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This 3 page Class Notes was uploaded by Melanie Maino on Thursday March 31, 2016. The Class Notes belongs to PSYC314 at Towson University taught by Brianna Stinebaugh in Spring 2016. Since its upload, it has received 8 views. For similar materials see Introduction to Research Methods in Psychology in Psychlogy at Towson University.
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Date Created: 03/31/16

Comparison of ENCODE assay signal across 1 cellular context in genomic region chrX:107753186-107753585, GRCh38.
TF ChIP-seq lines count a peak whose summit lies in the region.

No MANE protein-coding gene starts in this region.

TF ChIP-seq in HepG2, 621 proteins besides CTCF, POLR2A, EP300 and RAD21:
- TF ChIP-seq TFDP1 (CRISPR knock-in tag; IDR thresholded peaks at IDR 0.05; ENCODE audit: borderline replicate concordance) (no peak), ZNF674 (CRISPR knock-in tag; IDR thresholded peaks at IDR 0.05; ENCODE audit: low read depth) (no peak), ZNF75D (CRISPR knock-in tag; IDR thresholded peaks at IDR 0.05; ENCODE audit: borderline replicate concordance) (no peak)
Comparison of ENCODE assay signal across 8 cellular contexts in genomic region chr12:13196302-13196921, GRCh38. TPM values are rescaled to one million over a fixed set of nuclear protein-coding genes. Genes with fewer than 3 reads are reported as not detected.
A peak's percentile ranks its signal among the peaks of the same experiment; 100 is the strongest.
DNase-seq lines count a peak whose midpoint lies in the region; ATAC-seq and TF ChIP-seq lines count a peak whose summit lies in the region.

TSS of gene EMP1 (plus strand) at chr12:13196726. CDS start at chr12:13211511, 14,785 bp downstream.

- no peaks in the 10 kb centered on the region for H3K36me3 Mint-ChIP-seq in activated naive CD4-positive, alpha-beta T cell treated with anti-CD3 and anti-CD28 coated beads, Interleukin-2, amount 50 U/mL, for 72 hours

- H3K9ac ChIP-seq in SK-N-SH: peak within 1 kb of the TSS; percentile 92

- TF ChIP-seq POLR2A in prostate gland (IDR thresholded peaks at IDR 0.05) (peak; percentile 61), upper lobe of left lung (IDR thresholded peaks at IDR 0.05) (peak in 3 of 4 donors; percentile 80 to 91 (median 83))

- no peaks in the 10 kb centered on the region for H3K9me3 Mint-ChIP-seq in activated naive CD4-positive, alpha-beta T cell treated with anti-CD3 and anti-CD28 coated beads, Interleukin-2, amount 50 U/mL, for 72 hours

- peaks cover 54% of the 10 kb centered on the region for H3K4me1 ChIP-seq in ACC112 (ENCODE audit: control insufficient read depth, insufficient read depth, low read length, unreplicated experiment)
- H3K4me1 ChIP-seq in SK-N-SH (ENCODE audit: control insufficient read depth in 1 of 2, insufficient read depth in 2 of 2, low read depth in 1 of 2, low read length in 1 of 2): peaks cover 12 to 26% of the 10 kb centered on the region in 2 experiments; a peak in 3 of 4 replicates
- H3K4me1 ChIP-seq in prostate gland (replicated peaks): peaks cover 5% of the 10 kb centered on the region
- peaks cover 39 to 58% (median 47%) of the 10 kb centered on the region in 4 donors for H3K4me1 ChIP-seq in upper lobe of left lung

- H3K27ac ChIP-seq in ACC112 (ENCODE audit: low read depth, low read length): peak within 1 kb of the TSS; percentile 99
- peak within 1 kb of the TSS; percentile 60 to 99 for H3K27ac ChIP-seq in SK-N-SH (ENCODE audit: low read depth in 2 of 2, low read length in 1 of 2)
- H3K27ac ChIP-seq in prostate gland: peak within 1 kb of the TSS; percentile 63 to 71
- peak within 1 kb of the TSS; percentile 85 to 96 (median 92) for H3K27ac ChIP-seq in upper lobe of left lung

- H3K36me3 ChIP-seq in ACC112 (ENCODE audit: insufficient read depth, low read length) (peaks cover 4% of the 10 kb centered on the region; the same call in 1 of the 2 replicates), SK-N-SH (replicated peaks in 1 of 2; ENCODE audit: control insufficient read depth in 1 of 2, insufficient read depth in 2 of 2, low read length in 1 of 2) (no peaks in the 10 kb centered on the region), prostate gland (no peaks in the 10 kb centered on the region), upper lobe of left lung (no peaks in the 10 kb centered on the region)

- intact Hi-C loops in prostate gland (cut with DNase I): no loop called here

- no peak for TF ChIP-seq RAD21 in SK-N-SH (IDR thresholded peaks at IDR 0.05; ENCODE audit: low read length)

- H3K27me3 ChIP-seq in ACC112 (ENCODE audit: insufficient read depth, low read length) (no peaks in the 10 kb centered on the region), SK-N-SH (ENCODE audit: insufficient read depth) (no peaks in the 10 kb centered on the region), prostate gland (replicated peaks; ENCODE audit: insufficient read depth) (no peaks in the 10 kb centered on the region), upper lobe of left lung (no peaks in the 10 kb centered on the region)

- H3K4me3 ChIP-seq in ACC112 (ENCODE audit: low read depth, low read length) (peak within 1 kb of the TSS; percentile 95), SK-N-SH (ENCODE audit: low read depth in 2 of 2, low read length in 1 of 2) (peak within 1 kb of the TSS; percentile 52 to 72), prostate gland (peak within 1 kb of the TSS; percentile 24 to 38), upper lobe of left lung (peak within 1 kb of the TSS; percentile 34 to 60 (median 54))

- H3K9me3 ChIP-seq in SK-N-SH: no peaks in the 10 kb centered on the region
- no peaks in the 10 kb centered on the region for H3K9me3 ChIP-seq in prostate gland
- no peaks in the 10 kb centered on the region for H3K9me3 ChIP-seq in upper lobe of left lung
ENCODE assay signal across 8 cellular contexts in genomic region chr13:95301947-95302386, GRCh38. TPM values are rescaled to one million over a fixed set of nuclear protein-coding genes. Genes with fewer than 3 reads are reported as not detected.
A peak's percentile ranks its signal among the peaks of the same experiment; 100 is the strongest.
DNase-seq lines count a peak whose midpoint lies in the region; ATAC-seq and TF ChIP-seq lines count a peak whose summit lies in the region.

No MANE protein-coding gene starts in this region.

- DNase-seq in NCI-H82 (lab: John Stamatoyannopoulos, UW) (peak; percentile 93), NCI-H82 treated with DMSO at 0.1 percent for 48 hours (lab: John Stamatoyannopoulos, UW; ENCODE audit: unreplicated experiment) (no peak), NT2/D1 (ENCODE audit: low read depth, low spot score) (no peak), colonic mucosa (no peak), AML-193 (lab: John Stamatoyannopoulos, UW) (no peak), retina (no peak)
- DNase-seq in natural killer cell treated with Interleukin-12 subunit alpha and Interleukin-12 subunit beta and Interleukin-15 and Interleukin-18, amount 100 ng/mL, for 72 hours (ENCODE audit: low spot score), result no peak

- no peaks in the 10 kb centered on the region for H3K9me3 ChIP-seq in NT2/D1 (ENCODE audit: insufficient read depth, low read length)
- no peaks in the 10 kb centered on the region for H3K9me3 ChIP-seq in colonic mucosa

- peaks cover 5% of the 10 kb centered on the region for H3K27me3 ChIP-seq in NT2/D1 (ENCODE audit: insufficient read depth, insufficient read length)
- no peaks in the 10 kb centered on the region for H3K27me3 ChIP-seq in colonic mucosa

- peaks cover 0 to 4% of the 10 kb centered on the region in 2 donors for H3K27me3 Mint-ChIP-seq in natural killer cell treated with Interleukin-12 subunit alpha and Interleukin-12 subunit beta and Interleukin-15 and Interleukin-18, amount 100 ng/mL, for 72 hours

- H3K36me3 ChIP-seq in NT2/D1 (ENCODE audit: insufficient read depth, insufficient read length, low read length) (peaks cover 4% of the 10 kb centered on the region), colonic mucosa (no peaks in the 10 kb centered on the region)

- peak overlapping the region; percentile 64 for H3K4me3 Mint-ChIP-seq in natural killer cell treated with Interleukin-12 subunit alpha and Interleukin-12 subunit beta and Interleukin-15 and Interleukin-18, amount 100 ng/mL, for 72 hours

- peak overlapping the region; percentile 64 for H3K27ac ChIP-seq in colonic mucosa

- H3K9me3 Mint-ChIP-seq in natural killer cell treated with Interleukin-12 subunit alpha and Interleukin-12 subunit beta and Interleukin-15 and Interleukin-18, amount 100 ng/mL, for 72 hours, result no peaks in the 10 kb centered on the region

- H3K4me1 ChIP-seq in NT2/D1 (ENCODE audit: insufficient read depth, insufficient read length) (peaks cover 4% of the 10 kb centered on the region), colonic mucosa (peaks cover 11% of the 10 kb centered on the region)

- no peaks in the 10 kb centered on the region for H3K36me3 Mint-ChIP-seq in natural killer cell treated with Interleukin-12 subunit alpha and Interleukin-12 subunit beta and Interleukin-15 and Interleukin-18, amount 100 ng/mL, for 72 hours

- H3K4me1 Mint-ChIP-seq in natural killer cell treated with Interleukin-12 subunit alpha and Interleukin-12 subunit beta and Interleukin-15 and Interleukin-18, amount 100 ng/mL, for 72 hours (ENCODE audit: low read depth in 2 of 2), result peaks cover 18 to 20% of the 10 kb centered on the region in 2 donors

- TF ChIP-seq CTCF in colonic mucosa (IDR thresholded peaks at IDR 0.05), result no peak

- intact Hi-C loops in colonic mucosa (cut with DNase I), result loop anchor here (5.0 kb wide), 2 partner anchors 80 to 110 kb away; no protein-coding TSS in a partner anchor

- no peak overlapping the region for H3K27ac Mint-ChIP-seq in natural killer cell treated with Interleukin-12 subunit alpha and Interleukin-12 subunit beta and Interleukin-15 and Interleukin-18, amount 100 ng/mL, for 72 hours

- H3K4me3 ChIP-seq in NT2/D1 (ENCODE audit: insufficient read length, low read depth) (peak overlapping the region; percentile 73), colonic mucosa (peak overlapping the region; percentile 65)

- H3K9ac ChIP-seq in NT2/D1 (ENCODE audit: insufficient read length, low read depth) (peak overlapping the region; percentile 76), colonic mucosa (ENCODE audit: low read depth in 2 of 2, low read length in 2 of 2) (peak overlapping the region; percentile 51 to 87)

3/28 Chapter 8…. • 4) Context Extraneous Variables: created from the procedures of the study and the context of the research setting o 1-‐ participants get to pick the study they participate in o 2-‐experimenter gets to pick the participants that will be participating in the study ▯ make sure you are choosing people you do not know Chapter 9: Between Subjects Design • Experimental Design: structure of your experiment; how is going to be set up? What measures are going to be used? • Some hypothesis can be multiple possible research design • What to consider when picking a research/ experimental design? o Hypothesis (specific): directional, non-‐directional, true experimental? o Prior research: look at similar studies to build our hypothesis o Practical limitation/problems o Pay attention to the kind of information you want to get out of this study o The number of independent variables that you have within your study o The number of treatment condition you will be using= # of levels o Same participants for each treatment conditions or different participants for each treatment conditions • Different participants represented in each of your treatment conditions and then making a comparison of the behavior within your different treatment groups; seeing how each level or treatment affects participants differently • Recruit/Select Sample: the more the sample represents the larger population the higher the external validity will be…the smaller the sample is the lower the probability will be that you will be able to generalize the results • Random selection/ random sampling: every person in the population will have an equal chance of being selected to be apart of the sample • Aim to get the largest sample as possible; the larger the more you will be able to account for individual differences; more powerful the statistics will become (every true experiment has to use random assignment) • Inferences of population through sample (IV▯ DV) • Effect size= number of participants needed to see the different/ effect of the independent variable between treatment conditions • Power charts: verify the specific number you need per treatment condition o 3 types of effect sizes: ▯ weak/ small ▯ moderate ▯ large/strong (GOAL) BETWEEN-‐ SUBJECTS DESIGN 1 IV: Two Groups Designs= One -‐IV Two -‐treatment conditions= 2 levels of IV Two-‐Group Designs (types) 1-‐ Two-‐Independent Groups a. Experimental Group-‐Control Group Design b. Two-‐Experimental-‐Groups Design 2-‐ Two-‐Matching(ed)-‐ Groups • Two-Independent Groups: each participant is going to be placed in one of two treatment conditions through the use of random assignment. • Experimental Group-Control Group Design: 2 treatment conditions; o 1 is referred to as the experimental condition (experimental group) this is the treatment condition where we are applying the value of the independent variable; they are receiving the manipulation o 2 is called the control condition/ control group; “no treatment condition”; they serve as the comparison method; taking the two treatment conditions and seeing the difference between the results of the groups o want to be as similar as we can so there aren’t confounding results • Two-Experimental-Groups-Design: looking at two different levels of the independent variable; looking at the difference in behavior when participants are receiving two different levels of the independent variable • When do we use the 2-‐Independent Groups design? o Only if you have one independent variable being tested in your hypothesis o Only if you can test two treatment condition with independent variable o Have to be able to use random assignment • Two Matches Groups Design: o 2 groups o Researcher is assigning participants to groups by matching them on a characteristic that probably will affect the dependent variable o controlling extraneous variable that we think may have an effect on the dependent variable o 3 Matching Techniques: measuring participants before study begins on this characteristic and random assignment to assign 1 participant to one group and the other to the second group ▯ 1) precision matching: matching on identical scores. Ex. self esteem… ▯ 2) Range matching: pick a predetermined range that you will match your participants within ▯ 3) Rank order matching: ranking all my scores and the participant with the adjacent score will get matched together o When to use matching? ▯ Small number of participants= greater chance random assignment will produce dissimilar groups ▯ Compare similar participants tested under different treatment conditions • More than two treatment conditions? = Multiple groups design o One independent variable; more than two levels of IV o Each participant is assigned to one treatment condition (control) o Multiple-Independent-Groups-Design: assigning participants based on random assignment • Random Numbers Table (used to ensure that random assignment is present)